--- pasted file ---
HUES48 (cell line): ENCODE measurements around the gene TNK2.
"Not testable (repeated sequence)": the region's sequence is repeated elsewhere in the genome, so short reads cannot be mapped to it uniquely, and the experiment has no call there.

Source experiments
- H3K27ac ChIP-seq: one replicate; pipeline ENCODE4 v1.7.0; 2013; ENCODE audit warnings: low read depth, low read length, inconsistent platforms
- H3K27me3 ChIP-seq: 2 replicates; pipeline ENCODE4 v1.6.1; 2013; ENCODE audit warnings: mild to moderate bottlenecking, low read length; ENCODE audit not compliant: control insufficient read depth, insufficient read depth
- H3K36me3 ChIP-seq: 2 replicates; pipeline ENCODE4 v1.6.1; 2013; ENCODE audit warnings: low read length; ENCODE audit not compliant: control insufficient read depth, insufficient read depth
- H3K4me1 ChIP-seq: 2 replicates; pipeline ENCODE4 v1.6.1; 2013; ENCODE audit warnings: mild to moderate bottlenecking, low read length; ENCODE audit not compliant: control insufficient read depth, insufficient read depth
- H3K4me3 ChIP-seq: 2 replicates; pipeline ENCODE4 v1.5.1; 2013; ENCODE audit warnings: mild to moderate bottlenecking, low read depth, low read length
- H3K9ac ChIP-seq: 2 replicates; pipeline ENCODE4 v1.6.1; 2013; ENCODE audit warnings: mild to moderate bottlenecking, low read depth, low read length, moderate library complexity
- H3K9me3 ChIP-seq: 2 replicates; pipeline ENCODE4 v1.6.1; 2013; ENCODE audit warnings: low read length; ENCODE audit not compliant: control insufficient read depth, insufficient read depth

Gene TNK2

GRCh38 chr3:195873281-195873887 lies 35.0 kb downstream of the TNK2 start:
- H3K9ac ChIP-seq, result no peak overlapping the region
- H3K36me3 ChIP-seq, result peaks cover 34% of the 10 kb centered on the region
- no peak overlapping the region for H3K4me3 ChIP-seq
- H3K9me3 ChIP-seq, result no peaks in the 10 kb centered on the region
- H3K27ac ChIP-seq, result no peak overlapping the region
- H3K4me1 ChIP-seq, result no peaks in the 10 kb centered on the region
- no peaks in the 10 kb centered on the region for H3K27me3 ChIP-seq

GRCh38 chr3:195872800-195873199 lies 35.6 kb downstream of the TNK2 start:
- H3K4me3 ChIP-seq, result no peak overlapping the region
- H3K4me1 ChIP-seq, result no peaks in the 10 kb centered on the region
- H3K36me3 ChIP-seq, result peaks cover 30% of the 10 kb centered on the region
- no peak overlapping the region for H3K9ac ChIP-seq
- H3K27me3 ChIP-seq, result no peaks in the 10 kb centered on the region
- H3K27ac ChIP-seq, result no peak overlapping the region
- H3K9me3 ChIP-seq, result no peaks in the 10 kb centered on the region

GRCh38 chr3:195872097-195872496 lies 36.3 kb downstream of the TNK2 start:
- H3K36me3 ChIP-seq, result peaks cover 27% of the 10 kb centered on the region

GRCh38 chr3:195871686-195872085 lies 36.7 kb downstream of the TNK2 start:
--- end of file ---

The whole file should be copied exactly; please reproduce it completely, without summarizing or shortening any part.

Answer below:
HUES48 (cell line): ENCODE measurements around the gene TNK2.
"Not testable (repeated sequence)": the region's sequence is repeated elsewhere in the genome, so short reads cannot be mapped to it uniquely, and the experiment has no call there.

Source experiments
- H3K27ac ChIP-seq: one replicate; pipeline ENCODE4 v1.7.0; 2013; ENCODE audit warnings: low read depth, low read length, inconsistent platforms
- H3K27me3 ChIP-seq: 2 replicates; pipeline ENCODE4 v1.6.1; 2013; ENCODE audit warnings: mild to moderate bottlenecking, low read length; ENCODE audit not compliant: control insufficient read depth, insufficient read depth
- H3K36me3 ChIP-seq: 2 replicates; pipeline ENCODE4 v1.6.1; 2013; ENCODE audit warnings: low read length; ENCODE audit not compliant: control insufficient read depth, insufficient read depth
- H3K4me1 ChIP-seq: 2 replicates; pipeline ENCODE4 v1.6.1; 2013; ENCODE audit warnings: mild to moderate bottlenecking, low read length; ENCODE audit not compliant: control insufficient read depth, insufficient read depth
- H3K4me3 ChIP-seq: 2 replicates; pipeline ENCODE4 v1.5.1; 2013; ENCODE audit warnings: mild to moderate bottlenecking, low read depth, low read length
- H3K9ac ChIP-seq: 2 replicates; pipeline ENCODE4 v1.6.1; 2013; ENCODE audit warnings: mild to moderate bottlenecking, low read depth, low read length, moderate library complexity
- H3K9me3 ChIP-seq: 2 replicates; pipeline ENCODE4 v1.6.1; 2013; ENCODE audit warnings: low read length; ENCODE audit not compliant: control insufficient read depth, insufficient read depth

Gene TNK2

GRCh38 chr3:195873281-195873887 lies 35.0 kb downstream of the TNK2 start:
- H3K9ac ChIP-seq, result no peak overlapping the region
- H3K36me3 ChIP-seq, result peaks cover 34% of the 10 kb centered on the region
- no peak overlapping the region for H3K4me3 ChIP-seq
- H3K9me3 ChIP-seq, result no peaks in the 10 kb centered on the region
- H3K27ac ChIP-seq, result no peak overlapping the region
- H3K4me1 ChIP-seq, result no peaks in the 10 kb centered on the region
- no peaks in the 10 kb centered on the region for H3K27me3 ChIP-seq

GRCh38 chr3:195872800-195873199 lies 35.6 kb downstream of the TNK2 start:
- H3K4me3 ChIP-seq, result no peak overlapping the region
- H3K4me1 ChIP-seq, result no peaks in the 10 kb centered on the region
- H3K36me3 ChIP-seq, result peaks cover 30% of the 10 kb centered on the region
- no peak overlapping the region for H3K9ac ChIP-seq
- H3K27me3 ChIP-seq, result no peaks in the 10 kb centered on the region
- H3K27ac ChIP-seq, result no peak overlapping the region
- H3K9me3 ChIP-seq, result no peaks in the 10 kb centered on the region

GRCh38 chr3:195872097-195872496 lies 36.3 kb downstream of the TNK2 start:
- H3K36me3 ChIP-seq, result peaks cover 27% of the 10 kb centered on the region

GRCh38 chr3:195871686-195872085 lies 36.7 kb downstream of the TNK2 start: